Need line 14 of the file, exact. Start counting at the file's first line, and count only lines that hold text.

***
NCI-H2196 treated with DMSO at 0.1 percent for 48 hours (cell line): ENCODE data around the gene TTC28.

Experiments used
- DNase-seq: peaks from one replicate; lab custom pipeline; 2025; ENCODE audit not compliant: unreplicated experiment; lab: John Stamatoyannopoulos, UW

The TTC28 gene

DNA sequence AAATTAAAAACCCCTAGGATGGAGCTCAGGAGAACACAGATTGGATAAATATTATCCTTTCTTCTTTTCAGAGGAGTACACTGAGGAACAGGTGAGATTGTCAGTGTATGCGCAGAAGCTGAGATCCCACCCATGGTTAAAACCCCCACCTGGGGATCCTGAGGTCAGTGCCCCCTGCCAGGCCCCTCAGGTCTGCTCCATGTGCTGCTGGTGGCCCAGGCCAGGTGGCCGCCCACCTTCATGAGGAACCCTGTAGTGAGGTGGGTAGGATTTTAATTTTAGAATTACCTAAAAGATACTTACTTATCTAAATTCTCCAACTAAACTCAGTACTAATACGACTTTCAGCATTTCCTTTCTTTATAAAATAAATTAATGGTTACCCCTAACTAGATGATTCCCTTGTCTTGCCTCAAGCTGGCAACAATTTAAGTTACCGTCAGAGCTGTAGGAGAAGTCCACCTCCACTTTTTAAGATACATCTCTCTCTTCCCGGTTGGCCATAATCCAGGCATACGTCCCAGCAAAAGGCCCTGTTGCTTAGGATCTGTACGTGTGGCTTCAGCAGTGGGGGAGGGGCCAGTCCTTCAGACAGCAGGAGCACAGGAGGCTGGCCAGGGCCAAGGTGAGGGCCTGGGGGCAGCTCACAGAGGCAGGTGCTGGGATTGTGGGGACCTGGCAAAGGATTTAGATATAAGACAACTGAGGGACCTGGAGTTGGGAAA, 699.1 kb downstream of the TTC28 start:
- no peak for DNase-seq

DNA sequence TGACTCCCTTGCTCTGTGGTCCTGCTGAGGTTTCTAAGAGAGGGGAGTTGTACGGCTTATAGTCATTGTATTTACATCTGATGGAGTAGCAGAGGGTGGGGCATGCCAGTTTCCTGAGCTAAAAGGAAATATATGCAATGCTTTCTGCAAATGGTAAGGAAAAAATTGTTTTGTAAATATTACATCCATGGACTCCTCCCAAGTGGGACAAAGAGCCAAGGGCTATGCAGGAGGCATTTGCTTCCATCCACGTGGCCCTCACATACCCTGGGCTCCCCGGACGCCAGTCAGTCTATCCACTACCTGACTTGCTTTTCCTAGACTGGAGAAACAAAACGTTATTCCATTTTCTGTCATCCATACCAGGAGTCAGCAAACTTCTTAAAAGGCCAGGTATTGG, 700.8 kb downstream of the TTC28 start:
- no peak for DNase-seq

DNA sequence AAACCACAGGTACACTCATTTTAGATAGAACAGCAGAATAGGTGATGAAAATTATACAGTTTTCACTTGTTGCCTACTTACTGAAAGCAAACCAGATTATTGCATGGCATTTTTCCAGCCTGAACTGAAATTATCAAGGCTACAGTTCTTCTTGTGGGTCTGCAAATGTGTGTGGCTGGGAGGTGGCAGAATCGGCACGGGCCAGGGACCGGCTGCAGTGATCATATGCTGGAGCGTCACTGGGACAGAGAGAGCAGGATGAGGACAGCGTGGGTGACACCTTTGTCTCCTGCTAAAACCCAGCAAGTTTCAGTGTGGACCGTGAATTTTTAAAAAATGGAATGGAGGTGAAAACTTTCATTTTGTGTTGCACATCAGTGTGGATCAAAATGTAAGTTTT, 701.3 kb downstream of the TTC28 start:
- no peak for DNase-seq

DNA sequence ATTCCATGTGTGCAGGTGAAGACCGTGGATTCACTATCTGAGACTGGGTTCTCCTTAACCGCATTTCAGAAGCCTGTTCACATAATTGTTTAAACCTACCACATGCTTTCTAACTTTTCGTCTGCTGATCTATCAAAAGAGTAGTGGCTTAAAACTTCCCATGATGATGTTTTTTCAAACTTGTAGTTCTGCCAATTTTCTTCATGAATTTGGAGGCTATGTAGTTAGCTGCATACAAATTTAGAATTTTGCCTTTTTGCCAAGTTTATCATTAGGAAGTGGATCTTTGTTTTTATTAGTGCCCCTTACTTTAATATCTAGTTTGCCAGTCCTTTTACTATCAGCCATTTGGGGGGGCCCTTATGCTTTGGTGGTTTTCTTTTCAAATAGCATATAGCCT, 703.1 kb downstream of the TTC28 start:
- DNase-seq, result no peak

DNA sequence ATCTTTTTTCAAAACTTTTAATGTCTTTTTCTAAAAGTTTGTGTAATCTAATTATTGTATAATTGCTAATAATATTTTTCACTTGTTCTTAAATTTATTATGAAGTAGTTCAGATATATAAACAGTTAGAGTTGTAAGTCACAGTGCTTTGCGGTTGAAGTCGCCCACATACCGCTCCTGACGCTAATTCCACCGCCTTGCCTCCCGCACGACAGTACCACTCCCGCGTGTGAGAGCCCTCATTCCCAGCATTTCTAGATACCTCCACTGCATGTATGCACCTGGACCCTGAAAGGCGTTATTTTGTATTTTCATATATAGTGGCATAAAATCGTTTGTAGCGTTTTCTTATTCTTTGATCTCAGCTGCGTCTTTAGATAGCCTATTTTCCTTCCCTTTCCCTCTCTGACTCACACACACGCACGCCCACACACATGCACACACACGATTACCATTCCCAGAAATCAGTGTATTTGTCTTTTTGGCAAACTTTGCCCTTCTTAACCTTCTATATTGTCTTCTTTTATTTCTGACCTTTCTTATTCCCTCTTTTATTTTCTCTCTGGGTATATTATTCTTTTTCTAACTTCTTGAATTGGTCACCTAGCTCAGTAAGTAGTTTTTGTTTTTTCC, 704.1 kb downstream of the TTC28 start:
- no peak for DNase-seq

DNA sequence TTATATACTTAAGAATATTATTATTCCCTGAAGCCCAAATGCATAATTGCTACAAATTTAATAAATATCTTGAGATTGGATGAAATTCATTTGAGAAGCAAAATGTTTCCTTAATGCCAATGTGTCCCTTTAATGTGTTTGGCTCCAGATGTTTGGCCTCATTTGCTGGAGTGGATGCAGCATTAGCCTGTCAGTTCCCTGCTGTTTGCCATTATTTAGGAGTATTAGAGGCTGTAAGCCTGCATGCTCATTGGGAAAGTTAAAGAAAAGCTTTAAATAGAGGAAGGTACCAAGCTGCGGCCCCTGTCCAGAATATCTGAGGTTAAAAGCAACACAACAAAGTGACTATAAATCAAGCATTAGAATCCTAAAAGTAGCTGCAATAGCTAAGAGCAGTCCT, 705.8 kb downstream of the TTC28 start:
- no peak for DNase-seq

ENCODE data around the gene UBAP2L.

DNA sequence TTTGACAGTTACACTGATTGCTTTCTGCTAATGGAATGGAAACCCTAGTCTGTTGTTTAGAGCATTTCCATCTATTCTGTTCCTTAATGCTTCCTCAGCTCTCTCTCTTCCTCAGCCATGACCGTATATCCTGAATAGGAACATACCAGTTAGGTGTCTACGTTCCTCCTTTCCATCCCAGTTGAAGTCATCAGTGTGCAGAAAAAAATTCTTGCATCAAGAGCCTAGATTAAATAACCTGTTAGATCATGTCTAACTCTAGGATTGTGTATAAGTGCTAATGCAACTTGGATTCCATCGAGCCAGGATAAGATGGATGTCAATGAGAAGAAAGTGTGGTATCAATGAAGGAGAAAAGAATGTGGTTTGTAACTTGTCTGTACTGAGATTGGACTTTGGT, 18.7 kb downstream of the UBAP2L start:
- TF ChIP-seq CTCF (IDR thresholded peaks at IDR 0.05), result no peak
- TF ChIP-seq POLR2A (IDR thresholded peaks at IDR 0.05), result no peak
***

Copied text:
- no peak for DNase-seq